Season of Crimson Blossoms by Abubakar Adam Ibrahim
An affair between 55-year-old widow Binta Zubairu and 25-year-old weed dealer Reza was bound to provoke condemnation in conservative Northern Nigeria. Brought together in unusual circumstances, Binta and Reza faced a need they could only satisfy in each other. Binta – previously reconciled with God – now yearns for intimacy after the sexual repression of her marriage, the pain of losing her first son and the privations of widowhood. Meanwhile, Reza’s heart lies empty and waiting to be filled due to the absence of a mother. The situation comes to a head when Binta’s wealthy son confronts Reza, with disastrous consequences. This story of love and longing - set against undercurrents of political violence - unfurls gently, revealing layers of emotion that defy age, class and religion.
About the Author
Abubakar Adam Ibrahim is a Nigerian writer and journalist. His debut short story collection The Whispering Trees (Parresia Publishers, 2012) was long-listed for the Etisalat Prize for Literature in 2014. The title story was shortlisted for the prestigious Caine Prize for African Writing in 2013. Ibrahim has won the BBC African Performance Prize and the Amatu Braide Prize for Prose. He is a Gabriel Garcia Marquez Fellow (2013) and a Civitella Ranieri Fellow (2015). He was listed by the Hay Festival in the Africa 39 list of the most promising sub-Sahara African writers under the age of 40. He judged the Writivism Short Story Prize in 2014 and was a judge for the Short Story Day Africa Prize and the Etisalat Flash Fiction Prize in 2015.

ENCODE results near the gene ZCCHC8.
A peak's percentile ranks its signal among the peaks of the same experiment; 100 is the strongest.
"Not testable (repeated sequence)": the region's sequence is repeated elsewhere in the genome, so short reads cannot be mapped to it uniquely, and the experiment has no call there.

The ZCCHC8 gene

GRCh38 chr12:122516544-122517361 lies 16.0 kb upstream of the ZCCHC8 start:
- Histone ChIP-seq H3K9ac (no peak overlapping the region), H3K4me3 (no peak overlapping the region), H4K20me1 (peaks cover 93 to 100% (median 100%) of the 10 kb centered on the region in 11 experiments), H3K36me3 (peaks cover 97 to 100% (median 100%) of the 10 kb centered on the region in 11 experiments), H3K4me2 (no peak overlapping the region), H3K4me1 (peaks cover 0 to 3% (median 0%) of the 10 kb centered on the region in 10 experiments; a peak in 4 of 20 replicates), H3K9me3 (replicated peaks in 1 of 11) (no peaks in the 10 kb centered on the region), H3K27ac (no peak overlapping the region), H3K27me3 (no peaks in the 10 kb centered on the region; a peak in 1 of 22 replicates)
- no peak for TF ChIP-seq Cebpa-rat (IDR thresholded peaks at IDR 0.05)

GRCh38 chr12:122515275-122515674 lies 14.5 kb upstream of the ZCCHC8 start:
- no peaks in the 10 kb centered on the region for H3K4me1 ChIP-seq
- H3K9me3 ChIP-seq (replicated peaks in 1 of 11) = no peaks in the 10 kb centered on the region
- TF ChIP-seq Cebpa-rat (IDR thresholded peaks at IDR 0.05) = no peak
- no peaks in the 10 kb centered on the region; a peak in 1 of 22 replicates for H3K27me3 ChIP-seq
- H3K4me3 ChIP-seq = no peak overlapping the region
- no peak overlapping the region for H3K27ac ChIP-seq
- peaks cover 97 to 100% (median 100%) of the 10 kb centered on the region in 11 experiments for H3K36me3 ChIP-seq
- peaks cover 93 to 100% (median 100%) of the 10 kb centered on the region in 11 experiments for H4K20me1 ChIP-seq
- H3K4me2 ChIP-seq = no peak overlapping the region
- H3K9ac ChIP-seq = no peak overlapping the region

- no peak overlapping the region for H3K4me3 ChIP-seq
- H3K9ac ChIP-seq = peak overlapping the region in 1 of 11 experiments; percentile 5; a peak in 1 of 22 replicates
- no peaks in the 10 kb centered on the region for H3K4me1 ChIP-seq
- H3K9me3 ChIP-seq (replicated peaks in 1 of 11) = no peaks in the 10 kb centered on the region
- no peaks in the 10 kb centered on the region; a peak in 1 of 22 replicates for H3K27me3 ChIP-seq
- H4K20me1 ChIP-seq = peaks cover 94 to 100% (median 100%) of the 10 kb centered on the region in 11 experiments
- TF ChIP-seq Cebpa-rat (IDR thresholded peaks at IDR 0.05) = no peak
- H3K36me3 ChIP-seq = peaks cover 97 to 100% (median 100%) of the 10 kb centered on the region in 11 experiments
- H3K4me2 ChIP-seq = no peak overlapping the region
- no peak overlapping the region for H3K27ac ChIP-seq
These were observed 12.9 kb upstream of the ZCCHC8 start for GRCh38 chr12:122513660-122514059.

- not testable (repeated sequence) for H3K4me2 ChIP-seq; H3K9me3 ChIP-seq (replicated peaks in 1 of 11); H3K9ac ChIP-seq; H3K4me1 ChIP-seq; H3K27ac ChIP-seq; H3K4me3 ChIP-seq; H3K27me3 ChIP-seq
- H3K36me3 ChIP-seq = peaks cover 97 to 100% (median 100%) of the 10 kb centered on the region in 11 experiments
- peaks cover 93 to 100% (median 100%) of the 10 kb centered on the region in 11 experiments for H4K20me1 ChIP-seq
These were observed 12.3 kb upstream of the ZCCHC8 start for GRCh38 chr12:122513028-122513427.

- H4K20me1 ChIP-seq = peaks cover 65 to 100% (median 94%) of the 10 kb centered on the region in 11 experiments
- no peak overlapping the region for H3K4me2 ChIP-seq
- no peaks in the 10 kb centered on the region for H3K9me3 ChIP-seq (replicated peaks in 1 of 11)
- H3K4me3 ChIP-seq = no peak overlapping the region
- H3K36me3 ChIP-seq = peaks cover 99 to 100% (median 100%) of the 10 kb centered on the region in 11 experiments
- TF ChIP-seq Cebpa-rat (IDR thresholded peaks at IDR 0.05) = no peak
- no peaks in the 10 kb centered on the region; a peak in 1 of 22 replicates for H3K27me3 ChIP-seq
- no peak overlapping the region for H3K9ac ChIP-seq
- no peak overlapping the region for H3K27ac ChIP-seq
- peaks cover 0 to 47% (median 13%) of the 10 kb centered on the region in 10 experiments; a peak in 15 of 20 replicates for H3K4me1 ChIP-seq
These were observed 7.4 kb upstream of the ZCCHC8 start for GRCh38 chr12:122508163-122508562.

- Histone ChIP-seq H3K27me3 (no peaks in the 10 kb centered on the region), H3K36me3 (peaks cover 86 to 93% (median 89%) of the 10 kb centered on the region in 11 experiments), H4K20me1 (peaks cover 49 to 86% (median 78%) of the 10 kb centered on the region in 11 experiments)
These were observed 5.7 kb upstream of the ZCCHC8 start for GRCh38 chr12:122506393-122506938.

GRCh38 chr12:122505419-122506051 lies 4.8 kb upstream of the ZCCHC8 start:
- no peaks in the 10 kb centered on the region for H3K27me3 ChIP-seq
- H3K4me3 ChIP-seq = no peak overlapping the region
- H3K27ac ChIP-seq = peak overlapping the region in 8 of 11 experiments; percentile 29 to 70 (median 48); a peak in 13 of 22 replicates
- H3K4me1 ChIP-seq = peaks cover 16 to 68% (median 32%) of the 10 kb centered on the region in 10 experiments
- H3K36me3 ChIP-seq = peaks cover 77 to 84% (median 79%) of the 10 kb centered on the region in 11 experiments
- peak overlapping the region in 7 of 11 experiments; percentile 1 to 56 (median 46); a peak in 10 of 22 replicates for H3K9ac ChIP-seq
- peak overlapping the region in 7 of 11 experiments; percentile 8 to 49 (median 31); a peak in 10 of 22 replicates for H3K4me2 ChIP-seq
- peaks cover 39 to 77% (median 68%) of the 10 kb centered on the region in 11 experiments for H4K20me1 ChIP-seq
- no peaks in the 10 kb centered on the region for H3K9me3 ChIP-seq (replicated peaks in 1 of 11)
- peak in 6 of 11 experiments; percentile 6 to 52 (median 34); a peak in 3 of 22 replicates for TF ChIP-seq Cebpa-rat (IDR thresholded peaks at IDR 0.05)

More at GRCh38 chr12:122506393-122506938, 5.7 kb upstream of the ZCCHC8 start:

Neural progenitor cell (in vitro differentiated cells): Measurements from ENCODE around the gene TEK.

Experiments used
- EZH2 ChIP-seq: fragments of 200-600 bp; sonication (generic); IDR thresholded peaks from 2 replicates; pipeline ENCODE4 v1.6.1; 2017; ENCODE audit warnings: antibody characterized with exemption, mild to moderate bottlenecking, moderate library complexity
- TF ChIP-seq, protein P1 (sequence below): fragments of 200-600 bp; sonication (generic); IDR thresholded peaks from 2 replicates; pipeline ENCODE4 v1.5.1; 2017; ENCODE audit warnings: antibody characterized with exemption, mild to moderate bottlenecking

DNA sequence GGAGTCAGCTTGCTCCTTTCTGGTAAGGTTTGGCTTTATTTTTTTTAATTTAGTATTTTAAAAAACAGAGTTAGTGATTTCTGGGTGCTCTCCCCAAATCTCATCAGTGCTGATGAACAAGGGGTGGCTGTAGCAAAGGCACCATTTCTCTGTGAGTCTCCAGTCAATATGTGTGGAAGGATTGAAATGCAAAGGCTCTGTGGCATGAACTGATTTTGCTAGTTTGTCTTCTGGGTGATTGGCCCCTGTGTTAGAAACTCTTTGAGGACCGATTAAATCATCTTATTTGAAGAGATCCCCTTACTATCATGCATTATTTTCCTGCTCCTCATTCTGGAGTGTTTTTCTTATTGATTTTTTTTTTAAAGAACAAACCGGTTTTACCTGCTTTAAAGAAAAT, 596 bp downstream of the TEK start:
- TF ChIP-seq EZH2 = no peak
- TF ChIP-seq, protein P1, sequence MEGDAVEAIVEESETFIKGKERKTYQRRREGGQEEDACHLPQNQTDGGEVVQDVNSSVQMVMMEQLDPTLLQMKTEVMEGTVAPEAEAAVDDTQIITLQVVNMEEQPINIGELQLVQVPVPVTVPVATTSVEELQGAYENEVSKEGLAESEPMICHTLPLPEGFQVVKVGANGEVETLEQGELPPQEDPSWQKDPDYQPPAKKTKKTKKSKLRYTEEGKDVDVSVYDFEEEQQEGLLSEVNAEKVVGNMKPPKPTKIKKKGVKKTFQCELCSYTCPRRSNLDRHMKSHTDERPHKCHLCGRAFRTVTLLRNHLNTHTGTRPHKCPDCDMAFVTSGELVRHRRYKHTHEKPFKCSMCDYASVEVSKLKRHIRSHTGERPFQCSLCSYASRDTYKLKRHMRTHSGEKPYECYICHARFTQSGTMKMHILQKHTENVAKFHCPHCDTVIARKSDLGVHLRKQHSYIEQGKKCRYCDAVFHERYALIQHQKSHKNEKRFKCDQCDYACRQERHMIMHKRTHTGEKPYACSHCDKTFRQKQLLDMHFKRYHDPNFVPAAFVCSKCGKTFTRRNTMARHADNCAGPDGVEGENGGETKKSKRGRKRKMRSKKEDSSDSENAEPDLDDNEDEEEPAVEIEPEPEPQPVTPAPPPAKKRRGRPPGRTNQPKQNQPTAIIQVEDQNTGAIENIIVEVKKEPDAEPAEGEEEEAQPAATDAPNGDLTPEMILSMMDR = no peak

His debut novel Season of Crimson Blossoms won the $100,000 NLNG Nigeria Prize For Literature 2016
Season of Crimson Blossoms Extract: Taken from Chapter 1
Hajiya Binta Zubairu was finally born at fifty-five when a dark-lipped rogue with short, spiky hair, Like a field of minuscule anthills, scaled her fence and landed, boots and all, in the puddle that was her heart. She had woken up that morning assailed by the pungent smell of roaches and sensed that something inauspicious was about to happen. It was the same feeling she had had that day, long ago, when her father had stormed in to announce that she was going to be married off to a stranger. Or the day that stranger, Zubairu, her husband for many years, had been so brazenly consumed by communal ire when he was set upon by a mob of intoxicated zealots. Or the day her first son, Yaro, who had the docile face and demure disposition of her mother, was shot dead by the police. Or even the day Hureira, her intemperate daughter, had returned, crying that she had been divorced by her good-for-nothing husband.
So Binta woke up and, provoked by the obnoxious smell, engaged in the task of sweeping and scrubbing. She fetched a torch from the nightstand and flashed the light into every corner and crevice. But deep down she knew the hunt, as all others before it, would end in futility.